Thursday, 20 October 2011

More on the bibliothèque bleue

One of the productions of the Bibliothèque bleue, published at Troyes

Martine, from the Poverest class, has sent this link for finding out more about the bibliothèque bleue. Click on 'Patrimoine' at the top of the page and go to 'livres de colportages'. Then click on 'tout voir'. Enjoy!

Tuesday, 18 October 2011

The invention of Germany

Listen here for the first of Misha Glenny's fascinating programmes on German history. It deals with the Thirty Years' War so it should be familiar to you!

Monday, 17 October 2011

The crisis of the seventeenth century

The middle years of the seventeenth century saw a scale of disruption, social as well as political, that has caused some historians to write about a ‘seventeenth-century crisis’. It was a period of poor climate, bad harvests and food shortages but can these alone account for the widespread disorder?

From around 1640 major upheavals occurred in Scotland, Ireland, England, Catalonia and Portugal; in 1647 in Naples and Sicily; in 1648 and 1660 in Denmark; from 1648 to the early 1650s in France; from 1648 in Poland and Muscovy; from 1652 in Sweden.

It wasn't Galileo, it was Thomas Harriott

All these years I've been teaching people wrong! On 26 July 1609 the English polymath Thomas Harriot became the first person to look at a celestial object through a telescope. Harriot pointed his simple ‘Dutch trunke’ telescope at the Moon on 26th July 1609, making simple drawings of our nearest astronomical neighbour from his house in Syon Park in what is now West London. He made his pioneering drawings several months before Galileo

Thursday, 13 October 2011

Literacy and education

A hornbook was a primer  for children consisting of a sheet containing the letters of the alphabet, mounted on wood, bone, leather or stone and protected by a thin sheet of transparent horn or mica.ption
This post owes a great deal to David Cressy, ‘Literacy in context: meaning and measurement in early modern England’ in John Brewer and Roy Porter (eds), Consumption and the World of Goods (Routledge, 1993), 306) and to Margaret Spufford's famous and ground-breaking, Small Books and Pleasant Histories (Methuen 1981).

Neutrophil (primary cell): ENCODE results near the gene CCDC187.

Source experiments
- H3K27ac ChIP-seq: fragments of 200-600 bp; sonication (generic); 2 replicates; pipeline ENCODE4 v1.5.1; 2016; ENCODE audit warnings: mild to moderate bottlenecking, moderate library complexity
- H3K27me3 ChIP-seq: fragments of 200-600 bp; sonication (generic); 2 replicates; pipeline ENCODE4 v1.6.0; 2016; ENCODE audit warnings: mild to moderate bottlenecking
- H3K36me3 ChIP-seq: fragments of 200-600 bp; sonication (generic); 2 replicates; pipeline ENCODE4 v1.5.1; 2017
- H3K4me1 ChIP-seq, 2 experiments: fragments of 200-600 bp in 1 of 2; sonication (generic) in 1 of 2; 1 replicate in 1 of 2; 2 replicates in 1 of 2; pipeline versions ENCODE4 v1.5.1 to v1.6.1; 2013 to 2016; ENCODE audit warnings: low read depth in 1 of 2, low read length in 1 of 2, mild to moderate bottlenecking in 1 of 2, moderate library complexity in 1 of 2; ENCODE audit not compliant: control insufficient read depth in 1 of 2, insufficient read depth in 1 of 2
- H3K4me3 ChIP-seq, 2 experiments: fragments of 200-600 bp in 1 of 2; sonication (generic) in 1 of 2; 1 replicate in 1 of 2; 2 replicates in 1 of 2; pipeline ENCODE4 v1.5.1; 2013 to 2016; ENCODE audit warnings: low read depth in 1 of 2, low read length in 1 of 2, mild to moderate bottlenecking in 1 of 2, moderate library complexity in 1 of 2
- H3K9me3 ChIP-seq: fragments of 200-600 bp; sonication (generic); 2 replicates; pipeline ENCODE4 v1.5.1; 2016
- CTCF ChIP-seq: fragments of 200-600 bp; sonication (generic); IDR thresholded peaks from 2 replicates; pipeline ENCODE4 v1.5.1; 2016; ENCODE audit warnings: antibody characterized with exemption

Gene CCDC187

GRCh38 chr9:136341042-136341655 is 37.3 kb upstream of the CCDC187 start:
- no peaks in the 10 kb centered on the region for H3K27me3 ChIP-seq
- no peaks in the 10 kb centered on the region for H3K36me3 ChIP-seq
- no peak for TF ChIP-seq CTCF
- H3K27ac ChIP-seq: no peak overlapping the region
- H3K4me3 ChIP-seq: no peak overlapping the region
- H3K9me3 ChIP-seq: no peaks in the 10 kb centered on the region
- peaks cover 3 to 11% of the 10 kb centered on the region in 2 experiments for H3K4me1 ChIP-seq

Friday, 7 October 2011

The Princess and the Philosopher

You can find more information about Princess Elizabeth of the Palatinate (1618-80)  and her correspondence with René Descartes on Wikipedia - also  here. and here.

Some scholars think she was in love with Descartes. Philosophers admire her for the way she criticised his philosophy of dualism.

Tuesday, 4 October 2011

The Scientific Revolution

[Above is a depiction of Louis XIV visiting the French Academy of Sciences in 1671.]
‘Religion provided a universal mode of thinking and of expression which pervaded all aspects of life in seventeenth-century Europe…For the great majority, strict conformity was both natural and unquestioned. Yet historians agree that this period also marked a crucial stage in the emancipation of the human mind from the blindly accepted dogma and intellectual traditions of the past.’ Thomas Munck, Seventeenth-Century Europe (Palgrave, 2005), 287.
The decline of the devil
The middle decades of the century saw a subtle yet significant shift as the primary source of danger came to be seen not as the devil but as human sin and weakness. Stories about divine judgement did not go away but they became marginalized. There was a growing scepticism about hell and eternal torments. This does not mean that religion was less important and it is misleading to see the period as witnessing a growing secularism.